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    We document the evolving trends in sectoral composition of Africa’s workforce, with particular attention to youth and rural/urban areas using nationally representative data from nine countries. Trends are similar when examining employment in terms of counts of jobs vs. full-time equivalents, but the share of the workforce in non-farm employment is considerably higher using the latter measure. Employment trends observed for the youth are also remarkably similar to that of the total working-age po pulation, regardless of whether we define youth as between 15-24 or 15-35 years of age. While acknowledging variability across countries, we generally observe a sharp exit of labor from farming to off-farm activities in the last decade indicative of the economic transformation underway in the region. The pace of labor exit from farming is more pronounced in countries that experienced relatively strong agricultural productivity growth. There is a corresponding rapid percentage growth in employmen t shares in the off-farm sectors both within the agri-food system and the non-farm sector. However, the off-farm segment of the agri-food system is particularly growing from an initial low base and hence will not generate as many new jobs as farming and the non-farm sector. Despite its declining employment share, farming remains the single largest employer and extremely important for livelihoods and economic growth due to its strong linkages with other sectors. Strategies that effectively raise the returns to labor in farming will be thus be crucial to building broad-based and inclusive economic growth and fostering successful economic transformation.
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    Linkages and rural non-farm employment creation: Changing challenges and policies in Indonesia 2003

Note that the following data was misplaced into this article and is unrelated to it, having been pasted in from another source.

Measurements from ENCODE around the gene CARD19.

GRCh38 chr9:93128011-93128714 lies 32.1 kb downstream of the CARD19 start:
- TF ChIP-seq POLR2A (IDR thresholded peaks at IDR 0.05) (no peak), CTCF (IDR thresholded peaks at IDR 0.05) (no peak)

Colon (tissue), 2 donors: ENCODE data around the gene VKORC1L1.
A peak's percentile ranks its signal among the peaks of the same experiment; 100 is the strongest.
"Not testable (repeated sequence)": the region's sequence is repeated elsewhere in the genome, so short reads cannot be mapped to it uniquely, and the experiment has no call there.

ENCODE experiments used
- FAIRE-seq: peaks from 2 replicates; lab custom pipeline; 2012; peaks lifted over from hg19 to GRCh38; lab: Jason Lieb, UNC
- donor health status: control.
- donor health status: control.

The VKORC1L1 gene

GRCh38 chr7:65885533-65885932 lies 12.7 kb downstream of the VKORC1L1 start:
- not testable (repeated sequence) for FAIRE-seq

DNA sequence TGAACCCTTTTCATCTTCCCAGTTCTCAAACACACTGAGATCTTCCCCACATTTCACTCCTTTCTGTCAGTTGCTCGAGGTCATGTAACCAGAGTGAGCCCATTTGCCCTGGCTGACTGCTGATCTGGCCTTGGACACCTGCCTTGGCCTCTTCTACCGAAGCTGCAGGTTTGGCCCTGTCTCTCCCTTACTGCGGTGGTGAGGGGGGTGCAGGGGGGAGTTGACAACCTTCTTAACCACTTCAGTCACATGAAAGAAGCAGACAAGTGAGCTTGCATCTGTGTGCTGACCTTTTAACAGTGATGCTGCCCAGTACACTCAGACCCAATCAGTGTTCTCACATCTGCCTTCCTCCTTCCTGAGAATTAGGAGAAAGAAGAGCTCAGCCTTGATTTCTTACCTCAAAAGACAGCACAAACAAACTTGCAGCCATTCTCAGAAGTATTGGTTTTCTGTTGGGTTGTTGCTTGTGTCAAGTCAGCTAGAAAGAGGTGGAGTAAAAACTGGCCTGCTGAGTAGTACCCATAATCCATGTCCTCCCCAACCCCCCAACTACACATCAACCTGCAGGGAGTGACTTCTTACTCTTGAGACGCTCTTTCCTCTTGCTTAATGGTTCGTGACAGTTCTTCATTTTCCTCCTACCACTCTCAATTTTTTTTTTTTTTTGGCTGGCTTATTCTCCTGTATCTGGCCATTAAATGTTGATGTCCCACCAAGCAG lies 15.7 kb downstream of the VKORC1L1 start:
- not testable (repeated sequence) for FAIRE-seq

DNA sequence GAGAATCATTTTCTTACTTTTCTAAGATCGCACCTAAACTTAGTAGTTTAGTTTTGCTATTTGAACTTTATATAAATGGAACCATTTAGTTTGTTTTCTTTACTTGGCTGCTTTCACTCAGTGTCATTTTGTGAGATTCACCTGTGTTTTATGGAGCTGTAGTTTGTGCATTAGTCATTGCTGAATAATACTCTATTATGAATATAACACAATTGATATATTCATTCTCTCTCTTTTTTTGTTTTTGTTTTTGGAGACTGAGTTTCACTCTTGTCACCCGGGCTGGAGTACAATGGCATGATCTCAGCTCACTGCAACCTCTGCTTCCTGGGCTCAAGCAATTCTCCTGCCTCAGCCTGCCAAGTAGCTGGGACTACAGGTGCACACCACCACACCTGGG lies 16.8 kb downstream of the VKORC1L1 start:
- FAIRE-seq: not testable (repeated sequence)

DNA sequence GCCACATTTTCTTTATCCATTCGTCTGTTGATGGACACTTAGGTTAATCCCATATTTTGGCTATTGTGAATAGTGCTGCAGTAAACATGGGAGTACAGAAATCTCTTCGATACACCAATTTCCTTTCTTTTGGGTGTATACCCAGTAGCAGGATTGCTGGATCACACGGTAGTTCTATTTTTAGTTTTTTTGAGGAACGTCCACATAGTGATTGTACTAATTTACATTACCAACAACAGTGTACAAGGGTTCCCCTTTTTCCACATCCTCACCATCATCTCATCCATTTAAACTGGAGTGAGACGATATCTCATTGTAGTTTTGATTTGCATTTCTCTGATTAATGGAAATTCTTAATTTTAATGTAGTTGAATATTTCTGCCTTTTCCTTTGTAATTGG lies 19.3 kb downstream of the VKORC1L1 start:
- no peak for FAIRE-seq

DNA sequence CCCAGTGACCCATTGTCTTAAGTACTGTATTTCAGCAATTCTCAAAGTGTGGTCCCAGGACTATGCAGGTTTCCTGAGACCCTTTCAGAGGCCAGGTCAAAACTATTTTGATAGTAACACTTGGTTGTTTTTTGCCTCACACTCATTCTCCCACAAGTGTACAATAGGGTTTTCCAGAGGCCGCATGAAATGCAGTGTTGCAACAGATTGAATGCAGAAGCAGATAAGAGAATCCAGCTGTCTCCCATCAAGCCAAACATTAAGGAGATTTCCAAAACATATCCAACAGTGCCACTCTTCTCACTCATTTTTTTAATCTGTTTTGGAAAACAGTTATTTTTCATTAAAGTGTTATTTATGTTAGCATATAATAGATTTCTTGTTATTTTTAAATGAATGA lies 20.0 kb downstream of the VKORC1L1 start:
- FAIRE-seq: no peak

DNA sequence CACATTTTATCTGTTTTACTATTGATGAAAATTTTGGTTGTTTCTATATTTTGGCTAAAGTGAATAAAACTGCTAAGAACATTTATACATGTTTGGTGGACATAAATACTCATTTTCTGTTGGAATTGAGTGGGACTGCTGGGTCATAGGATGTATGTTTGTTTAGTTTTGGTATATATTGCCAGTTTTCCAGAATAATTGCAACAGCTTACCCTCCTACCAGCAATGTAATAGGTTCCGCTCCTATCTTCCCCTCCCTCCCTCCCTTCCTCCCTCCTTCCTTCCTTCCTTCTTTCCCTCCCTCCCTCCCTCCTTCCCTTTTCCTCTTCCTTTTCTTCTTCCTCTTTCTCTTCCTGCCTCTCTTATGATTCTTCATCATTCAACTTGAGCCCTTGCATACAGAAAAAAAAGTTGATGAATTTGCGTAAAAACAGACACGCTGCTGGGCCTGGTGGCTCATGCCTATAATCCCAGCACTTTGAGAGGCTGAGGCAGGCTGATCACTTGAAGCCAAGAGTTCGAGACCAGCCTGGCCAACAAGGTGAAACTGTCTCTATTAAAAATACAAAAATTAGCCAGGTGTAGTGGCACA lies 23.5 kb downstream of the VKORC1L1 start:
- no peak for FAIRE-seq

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    Increasing problems of rural unemployment in Indonesia are at the core of this report. Numbers of unemployed increased dramatically after the 1997 economic crisis and millions of people searched to be reabsorbed in rural labour markets. Agricultural land is scarce, however, and entry barriers are often high in non-farm businesses. Access to capital and information is limited for the rural poor and uneducated people. During successful periods of economic growth in Indonesia, various linkages in f actor and commodity markets were created. Any return to the state-dominated economy and substantial government interventions in markets is unrealistic, but linkages may nevertheless be manipulated for political ends like employment creation. Policy instruments may still be applicable for reducing market failures and to facilitate commercial transactions in an economy characterised by disintegration and sectoral and geographical disconnection. This paper aims to assess experiences from former lin kage strategies for rural non-farm employment creation and to point at new policies suitable in various and changing economic, political and cultural contexts of Indonesia. A conclusion is that linkages and rural employment creation strategies should aim towards mobilising the variety of local natural and cultural resources and encourage horizontal communication and economic transactions between regions and peoples.